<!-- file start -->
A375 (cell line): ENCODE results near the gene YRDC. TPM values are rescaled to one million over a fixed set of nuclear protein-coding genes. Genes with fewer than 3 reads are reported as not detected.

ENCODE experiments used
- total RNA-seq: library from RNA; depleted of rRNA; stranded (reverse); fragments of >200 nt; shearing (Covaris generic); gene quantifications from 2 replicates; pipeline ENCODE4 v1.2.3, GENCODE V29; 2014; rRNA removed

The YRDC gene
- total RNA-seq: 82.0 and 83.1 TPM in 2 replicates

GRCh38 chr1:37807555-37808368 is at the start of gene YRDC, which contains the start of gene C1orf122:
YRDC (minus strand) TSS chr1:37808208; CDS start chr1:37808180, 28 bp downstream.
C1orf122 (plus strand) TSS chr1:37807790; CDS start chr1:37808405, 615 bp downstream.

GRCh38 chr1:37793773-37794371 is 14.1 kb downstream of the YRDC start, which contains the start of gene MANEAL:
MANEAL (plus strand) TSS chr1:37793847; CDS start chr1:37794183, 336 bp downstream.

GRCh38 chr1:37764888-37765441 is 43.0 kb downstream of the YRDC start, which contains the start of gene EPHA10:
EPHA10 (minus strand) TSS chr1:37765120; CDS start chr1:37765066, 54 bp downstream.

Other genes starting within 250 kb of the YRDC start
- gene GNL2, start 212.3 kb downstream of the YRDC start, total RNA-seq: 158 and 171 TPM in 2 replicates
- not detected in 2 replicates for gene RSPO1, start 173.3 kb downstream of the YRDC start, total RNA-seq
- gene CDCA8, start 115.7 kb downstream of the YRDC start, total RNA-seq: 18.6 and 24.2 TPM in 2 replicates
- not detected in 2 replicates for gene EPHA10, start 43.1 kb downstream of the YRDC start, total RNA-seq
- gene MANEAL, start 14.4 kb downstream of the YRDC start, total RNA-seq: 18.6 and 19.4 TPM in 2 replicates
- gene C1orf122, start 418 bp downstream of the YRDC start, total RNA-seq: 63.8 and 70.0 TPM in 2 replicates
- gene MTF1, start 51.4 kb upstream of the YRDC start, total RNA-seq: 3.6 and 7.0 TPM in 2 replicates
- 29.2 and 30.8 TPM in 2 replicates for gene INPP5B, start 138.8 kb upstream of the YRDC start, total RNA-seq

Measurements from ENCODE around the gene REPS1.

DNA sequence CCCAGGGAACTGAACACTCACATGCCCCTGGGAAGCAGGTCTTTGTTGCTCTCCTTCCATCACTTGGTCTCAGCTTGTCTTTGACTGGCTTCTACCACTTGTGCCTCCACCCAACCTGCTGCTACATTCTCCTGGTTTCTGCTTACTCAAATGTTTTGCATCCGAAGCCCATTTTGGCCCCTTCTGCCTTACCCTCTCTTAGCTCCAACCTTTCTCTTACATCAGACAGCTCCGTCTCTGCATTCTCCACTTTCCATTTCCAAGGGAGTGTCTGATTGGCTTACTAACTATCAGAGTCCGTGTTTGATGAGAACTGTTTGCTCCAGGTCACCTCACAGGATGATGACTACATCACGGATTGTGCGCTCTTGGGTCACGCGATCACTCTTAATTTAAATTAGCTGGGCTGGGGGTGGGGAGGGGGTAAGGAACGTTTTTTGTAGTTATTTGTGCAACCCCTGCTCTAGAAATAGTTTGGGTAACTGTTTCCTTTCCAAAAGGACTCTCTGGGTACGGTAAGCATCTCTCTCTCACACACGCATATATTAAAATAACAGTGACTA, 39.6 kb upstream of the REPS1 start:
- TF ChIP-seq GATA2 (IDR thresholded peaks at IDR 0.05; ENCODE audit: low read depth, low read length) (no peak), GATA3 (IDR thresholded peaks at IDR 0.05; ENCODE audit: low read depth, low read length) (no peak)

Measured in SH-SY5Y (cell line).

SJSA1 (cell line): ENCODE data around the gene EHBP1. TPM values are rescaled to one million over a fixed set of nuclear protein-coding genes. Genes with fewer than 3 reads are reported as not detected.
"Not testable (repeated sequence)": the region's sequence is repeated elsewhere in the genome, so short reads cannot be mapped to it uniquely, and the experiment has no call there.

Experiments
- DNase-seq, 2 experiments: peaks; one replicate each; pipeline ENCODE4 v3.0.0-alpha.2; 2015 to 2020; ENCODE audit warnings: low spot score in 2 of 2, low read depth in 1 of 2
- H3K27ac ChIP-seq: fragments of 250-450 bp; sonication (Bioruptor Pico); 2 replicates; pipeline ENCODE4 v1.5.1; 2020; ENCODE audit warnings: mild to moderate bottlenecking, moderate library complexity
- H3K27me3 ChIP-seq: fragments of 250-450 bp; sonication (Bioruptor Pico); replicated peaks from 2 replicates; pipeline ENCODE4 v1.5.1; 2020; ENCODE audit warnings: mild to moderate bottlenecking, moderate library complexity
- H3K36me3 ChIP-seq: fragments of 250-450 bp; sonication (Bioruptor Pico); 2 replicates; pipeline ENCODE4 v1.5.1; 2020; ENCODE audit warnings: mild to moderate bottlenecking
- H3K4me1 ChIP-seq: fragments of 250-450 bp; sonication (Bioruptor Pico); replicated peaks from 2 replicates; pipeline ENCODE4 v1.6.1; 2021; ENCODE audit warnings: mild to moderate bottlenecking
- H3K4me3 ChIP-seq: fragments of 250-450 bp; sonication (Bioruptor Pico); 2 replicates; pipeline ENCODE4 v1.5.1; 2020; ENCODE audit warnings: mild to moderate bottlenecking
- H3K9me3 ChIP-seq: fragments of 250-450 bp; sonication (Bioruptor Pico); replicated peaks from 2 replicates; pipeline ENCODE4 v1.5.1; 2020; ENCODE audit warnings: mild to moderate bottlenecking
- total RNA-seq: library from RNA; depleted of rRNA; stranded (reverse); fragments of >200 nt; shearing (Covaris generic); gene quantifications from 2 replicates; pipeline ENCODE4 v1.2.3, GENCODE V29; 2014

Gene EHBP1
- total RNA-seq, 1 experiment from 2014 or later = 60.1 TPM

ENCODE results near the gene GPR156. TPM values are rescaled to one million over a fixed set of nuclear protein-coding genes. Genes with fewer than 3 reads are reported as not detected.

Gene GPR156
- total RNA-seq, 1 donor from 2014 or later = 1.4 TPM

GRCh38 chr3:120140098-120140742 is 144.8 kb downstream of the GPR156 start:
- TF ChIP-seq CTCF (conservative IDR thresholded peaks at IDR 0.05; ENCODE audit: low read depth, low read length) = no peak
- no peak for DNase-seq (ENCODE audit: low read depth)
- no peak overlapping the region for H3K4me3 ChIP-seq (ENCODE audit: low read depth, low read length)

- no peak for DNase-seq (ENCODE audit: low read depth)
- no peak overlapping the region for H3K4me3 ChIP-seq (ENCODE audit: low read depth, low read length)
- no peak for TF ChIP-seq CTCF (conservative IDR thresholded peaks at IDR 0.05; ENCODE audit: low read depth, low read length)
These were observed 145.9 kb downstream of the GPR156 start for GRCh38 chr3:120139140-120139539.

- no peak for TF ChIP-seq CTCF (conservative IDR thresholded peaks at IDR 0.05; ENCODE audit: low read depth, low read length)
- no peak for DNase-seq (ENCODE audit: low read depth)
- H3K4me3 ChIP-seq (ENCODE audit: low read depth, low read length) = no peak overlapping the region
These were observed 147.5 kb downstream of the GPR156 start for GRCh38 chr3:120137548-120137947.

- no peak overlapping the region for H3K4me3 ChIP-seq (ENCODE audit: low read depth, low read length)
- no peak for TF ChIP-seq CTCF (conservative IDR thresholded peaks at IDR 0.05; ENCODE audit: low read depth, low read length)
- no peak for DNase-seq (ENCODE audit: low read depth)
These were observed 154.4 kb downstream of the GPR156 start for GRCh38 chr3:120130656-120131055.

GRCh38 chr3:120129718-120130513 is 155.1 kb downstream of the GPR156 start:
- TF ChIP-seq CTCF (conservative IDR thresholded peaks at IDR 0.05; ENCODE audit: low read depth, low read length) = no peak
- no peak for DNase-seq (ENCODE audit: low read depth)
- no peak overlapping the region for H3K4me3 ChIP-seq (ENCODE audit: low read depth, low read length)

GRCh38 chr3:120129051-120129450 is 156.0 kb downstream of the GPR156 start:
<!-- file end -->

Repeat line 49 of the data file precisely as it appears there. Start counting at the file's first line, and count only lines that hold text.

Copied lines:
These were observed 145.9 kb downstream of the GPR156 start for GRCh38 chr3:120139140-120139539.